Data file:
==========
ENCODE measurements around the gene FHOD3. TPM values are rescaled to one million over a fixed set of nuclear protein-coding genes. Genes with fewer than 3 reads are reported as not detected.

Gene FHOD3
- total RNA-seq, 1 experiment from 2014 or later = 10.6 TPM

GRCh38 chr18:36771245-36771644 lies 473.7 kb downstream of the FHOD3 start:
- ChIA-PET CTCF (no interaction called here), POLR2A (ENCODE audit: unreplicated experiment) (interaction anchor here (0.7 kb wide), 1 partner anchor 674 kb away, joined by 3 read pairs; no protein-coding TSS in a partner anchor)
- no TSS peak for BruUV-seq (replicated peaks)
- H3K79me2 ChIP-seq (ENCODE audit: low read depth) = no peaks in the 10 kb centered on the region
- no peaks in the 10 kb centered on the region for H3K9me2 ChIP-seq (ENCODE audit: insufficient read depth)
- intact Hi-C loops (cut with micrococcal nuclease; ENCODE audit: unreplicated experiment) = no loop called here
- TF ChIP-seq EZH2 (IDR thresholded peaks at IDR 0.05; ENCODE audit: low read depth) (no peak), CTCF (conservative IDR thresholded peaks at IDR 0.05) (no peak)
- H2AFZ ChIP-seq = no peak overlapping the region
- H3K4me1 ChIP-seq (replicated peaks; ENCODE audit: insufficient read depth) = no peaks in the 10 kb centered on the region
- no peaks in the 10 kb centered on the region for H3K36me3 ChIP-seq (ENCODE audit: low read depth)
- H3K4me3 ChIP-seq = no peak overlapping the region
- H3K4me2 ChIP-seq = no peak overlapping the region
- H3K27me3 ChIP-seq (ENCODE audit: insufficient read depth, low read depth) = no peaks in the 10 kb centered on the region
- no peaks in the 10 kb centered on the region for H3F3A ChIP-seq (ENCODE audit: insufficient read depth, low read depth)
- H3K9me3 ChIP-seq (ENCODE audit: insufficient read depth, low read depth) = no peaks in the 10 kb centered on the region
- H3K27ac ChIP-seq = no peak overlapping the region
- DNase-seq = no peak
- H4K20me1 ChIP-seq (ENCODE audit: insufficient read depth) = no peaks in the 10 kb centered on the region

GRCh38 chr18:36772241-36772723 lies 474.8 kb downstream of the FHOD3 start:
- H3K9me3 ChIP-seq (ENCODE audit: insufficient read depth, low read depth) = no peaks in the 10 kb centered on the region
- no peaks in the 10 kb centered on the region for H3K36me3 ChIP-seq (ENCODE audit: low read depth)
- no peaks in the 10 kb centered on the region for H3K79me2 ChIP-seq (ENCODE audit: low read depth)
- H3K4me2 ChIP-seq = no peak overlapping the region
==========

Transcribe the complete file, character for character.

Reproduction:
ENCODE measurements around the gene FHOD3. TPM values are rescaled to one million over a fixed set of nuclear protein-coding genes. Genes with fewer than 3 reads are reported as not detected.

Gene FHOD3
- total RNA-seq, 1 experiment from 2014 or later = 10.6 TPM

GRCh38 chr18:36771245-36771644 lies 473.7 kb downstream of the FHOD3 start:
- ChIA-PET CTCF (no interaction called here), POLR2A (ENCODE audit: unreplicated experiment) (interaction anchor here (0.7 kb wide), 1 partner anchor 674 kb away, joined by 3 read pairs; no protein-coding TSS in a partner anchor)
- no TSS peak for BruUV-seq (replicated peaks)
- H3K79me2 ChIP-seq (ENCODE audit: low read depth) = no peaks in the 10 kb centered on the region
- no peaks in the 10 kb centered on the region for H3K9me2 ChIP-seq (ENCODE audit: insufficient read depth)
- intact Hi-C loops (cut with micrococcal nuclease; ENCODE audit: unreplicated experiment) = no loop called here
- TF ChIP-seq EZH2 (IDR thresholded peaks at IDR 0.05; ENCODE audit: low read depth) (no peak), CTCF (conservative IDR thresholded peaks at IDR 0.05) (no peak)
- H2AFZ ChIP-seq = no peak overlapping the region
- H3K4me1 ChIP-seq (replicated peaks; ENCODE audit: insufficient read depth) = no peaks in the 10 kb centered on the region
- no peaks in the 10 kb centered on the region for H3K36me3 ChIP-seq (ENCODE audit: low read depth)
- H3K4me3 ChIP-seq = no peak overlapping the region
- H3K4me2 ChIP-seq = no peak overlapping the region
- H3K27me3 ChIP-seq (ENCODE audit: insufficient read depth, low read depth) = no peaks in the 10 kb centered on the region
- no peaks in the 10 kb centered on the region for H3F3A ChIP-seq (ENCODE audit: insufficient read depth, low read depth)
- H3K9me3 ChIP-seq (ENCODE audit: insufficient read depth, low read depth) = no peaks in the 10 kb centered on the region
- H3K27ac ChIP-seq = no peak overlapping the region
- DNase-seq = no peak
- H4K20me1 ChIP-seq (ENCODE audit: insufficient read depth) = no peaks in the 10 kb centered on the region

GRCh38 chr18:36772241-36772723 lies 474.8 kb downstream of the FHOD3 start:
- H3K9me3 ChIP-seq (ENCODE audit: insufficient read depth, low read depth) = no peaks in the 10 kb centered on the region
- no peaks in the 10 kb centered on the region for H3K36me3 ChIP-seq (ENCODE audit: low read depth)
- no peaks in the 10 kb centered on the region for H3K79me2 ChIP-seq (ENCODE audit: low read depth)
- H3K4me2 ChIP-seq = no peak overlapping the region